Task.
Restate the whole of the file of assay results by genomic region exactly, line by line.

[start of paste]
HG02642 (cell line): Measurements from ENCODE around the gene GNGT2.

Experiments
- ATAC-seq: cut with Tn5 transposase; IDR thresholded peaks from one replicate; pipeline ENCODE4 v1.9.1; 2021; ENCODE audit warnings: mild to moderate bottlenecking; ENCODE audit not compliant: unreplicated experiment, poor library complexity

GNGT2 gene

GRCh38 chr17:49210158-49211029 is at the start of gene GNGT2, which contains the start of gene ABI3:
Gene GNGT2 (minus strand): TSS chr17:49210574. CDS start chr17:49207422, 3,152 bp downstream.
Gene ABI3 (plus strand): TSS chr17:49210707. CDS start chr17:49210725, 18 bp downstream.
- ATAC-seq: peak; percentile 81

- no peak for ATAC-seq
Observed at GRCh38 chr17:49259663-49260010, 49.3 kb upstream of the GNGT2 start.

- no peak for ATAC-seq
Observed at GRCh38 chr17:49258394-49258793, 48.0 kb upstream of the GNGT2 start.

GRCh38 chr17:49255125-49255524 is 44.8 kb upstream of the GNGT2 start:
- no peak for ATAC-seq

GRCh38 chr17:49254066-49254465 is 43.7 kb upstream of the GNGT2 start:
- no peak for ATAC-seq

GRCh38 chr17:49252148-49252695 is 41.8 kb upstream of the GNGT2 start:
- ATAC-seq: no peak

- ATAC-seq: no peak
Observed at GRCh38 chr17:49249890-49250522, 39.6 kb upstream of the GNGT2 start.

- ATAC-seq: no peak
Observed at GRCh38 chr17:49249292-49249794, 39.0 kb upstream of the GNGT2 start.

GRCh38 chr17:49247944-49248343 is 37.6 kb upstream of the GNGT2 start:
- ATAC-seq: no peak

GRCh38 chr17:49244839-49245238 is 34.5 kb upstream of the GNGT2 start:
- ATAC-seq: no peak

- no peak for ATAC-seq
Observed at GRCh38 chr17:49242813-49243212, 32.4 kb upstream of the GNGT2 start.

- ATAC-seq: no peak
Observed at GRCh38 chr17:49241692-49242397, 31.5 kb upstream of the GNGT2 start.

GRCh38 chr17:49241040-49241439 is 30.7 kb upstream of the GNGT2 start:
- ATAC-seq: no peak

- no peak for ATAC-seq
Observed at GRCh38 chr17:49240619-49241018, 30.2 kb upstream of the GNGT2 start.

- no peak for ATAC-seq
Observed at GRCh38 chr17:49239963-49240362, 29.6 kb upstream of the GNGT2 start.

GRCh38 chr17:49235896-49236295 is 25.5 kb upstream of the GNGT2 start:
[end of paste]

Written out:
HG02642 (cell line): Measurements from ENCODE around the gene GNGT2.

Experiments
- ATAC-seq: cut with Tn5 transposase; IDR thresholded peaks from one replicate; pipeline ENCODE4 v1.9.1; 2021; ENCODE audit warnings: mild to moderate bottlenecking; ENCODE audit not compliant: unreplicated experiment, poor library complexity

GNGT2 gene

GRCh38 chr17:49210158-49211029 is at the start of gene GNGT2, which contains the start of gene ABI3:
Gene GNGT2 (minus strand): TSS chr17:49210574. CDS start chr17:49207422, 3,152 bp downstream.
Gene ABI3 (plus strand): TSS chr17:49210707. CDS start chr17:49210725, 18 bp downstream.
- ATAC-seq: peak; percentile 81

- no peak for ATAC-seq
Observed at GRCh38 chr17:49259663-49260010, 49.3 kb upstream of the GNGT2 start.

- no peak for ATAC-seq
Observed at GRCh38 chr17:49258394-49258793, 48.0 kb upstream of the GNGT2 start.

GRCh38 chr17:49255125-49255524 is 44.8 kb upstream of the GNGT2 start:
- no peak for ATAC-seq

GRCh38 chr17:49254066-49254465 is 43.7 kb upstream of the GNGT2 start:
- no peak for ATAC-seq

GRCh38 chr17:49252148-49252695 is 41.8 kb upstream of the GNGT2 start:
- ATAC-seq: no peak

- ATAC-seq: no peak
Observed at GRCh38 chr17:49249890-49250522, 39.6 kb upstream of the GNGT2 start.

- ATAC-seq: no peak
Observed at GRCh38 chr17:49249292-49249794, 39.0 kb upstream of the GNGT2 start.

GRCh38 chr17:49247944-49248343 is 37.6 kb upstream of the GNGT2 start:
- ATAC-seq: no peak

GRCh38 chr17:49244839-49245238 is 34.5 kb upstream of the GNGT2 start:
- ATAC-seq: no peak

- no peak for ATAC-seq
Observed at GRCh38 chr17:49242813-49243212, 32.4 kb upstream of the GNGT2 start.

- ATAC-seq: no peak
Observed at GRCh38 chr17:49241692-49242397, 31.5 kb upstream of the GNGT2 start.

GRCh38 chr17:49241040-49241439 is 30.7 kb upstream of the GNGT2 start:
- ATAC-seq: no peak

- no peak for ATAC-seq
Observed at GRCh38 chr17:49240619-49241018, 30.2 kb upstream of the GNGT2 start.

- no peak for ATAC-seq
Observed at GRCh38 chr17:49239963-49240362, 29.6 kb upstream of the GNGT2 start.

GRCh38 chr17:49235896-49236295 is 25.5 kb upstream of the GNGT2 start: